Squamous cell carcinomas (SCC) are aggressive malignancies that arise from the squamous epithelium of various organs, such as the esophagus, head and neck, lungs, and skin. Previous studies showed that two major transcription factors, TP63 and SOX2, affect genomic activation in SCC. Now, researchers at the Singapore Cancer Institute (CSI Singapore) at the National University of Singapore have gone a step further and identified a protein complex specific for SCC activated by TP63 and SOX2 that triggers a cascade of genes that promotes growth of SCC.
The findings of the study were published in the prestigious scientific journal. Communications of nature in September 2018.
Despite significant advances in cancer research, scientists do not fully understand the development and growth of SCC, and effective targeted treatment for the disease has not been developed. Therefore, CSI Singapore researchers have embarked on the study in collaboration with the Cedars-Sinai Medical Center in Los Angeles, USA. UU., To deepen the understanding of SCC biology.
To further investigate the roles of TP63 and SOX2 in the SCCs, the team carried out the epigenomic profile of 4 different types of SCC. Their badysis revealed that TP63 and SOX2, in a cooperative and lineage-specific manner, regulate the expression of CCAT1, a long non-coding RNA that is badociated with multiple cancers, including SCCs, through the activation of its super-promoters and promoters. CCAT1 forms a protein complex with TP63 and SOX2 that then binds to the EGFR superacelerators to further activate two signaling pathways that ultimately trigger the progression of SCC.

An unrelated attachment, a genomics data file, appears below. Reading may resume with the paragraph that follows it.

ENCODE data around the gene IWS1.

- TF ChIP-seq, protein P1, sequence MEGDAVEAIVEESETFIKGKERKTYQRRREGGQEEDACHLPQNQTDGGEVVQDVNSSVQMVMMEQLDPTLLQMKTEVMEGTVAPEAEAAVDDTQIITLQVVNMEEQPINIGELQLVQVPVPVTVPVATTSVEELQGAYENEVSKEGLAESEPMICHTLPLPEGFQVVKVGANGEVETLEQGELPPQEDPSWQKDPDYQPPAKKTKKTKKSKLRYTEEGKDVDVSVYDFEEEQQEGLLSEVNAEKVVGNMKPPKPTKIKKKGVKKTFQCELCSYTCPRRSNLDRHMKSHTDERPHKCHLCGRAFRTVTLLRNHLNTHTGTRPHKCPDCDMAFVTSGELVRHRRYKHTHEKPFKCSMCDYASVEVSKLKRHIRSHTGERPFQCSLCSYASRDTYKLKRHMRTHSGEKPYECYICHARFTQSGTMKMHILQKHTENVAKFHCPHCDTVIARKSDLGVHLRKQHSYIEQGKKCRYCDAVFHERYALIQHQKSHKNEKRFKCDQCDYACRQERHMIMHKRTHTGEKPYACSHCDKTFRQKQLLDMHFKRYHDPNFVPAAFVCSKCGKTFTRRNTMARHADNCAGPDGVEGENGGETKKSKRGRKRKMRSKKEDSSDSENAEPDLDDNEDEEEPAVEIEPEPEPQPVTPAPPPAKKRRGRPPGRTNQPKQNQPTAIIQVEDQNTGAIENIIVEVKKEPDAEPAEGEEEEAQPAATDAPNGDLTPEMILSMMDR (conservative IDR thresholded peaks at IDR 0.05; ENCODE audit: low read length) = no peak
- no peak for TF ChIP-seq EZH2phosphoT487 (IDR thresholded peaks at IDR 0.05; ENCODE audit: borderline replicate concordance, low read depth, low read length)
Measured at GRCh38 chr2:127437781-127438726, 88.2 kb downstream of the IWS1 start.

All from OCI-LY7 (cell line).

This sequence of molecular interactions driven by TP63 and SOX2 that the team discovered opens a series of ways in which the progression of SCC can be interfered. "By elucidating the roles of TP63 and SOX2, we have not only identified possible cancer targets, but we have also shed light on the related pathways that will work in SCCs, and, together, the new knowledge will help pave the way for them to develop. innovative therapies from SCC, "said Professor H Phillip Koeffler, principal investigator at CSI Singapore and principal investigator of this study.
In the future, the research team will look for more advanced mechanisms of the main transcription factors, TP63 and SOX2, in the development of SCC. Through the use of mathematical models, the research team will badyze the interconnected transcriptional circuit formed by these master transcription factors, as well as their interactions with other super-enhancers. This may provide new clues that may contribute to the development of a novel and effective therapeutic modality for SCC.
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Tags: Cancer, Carcinomas, Cell, Gen, Genomic, Light, Neck, Promoter, Protein, Research, RNA, Skin, Transcript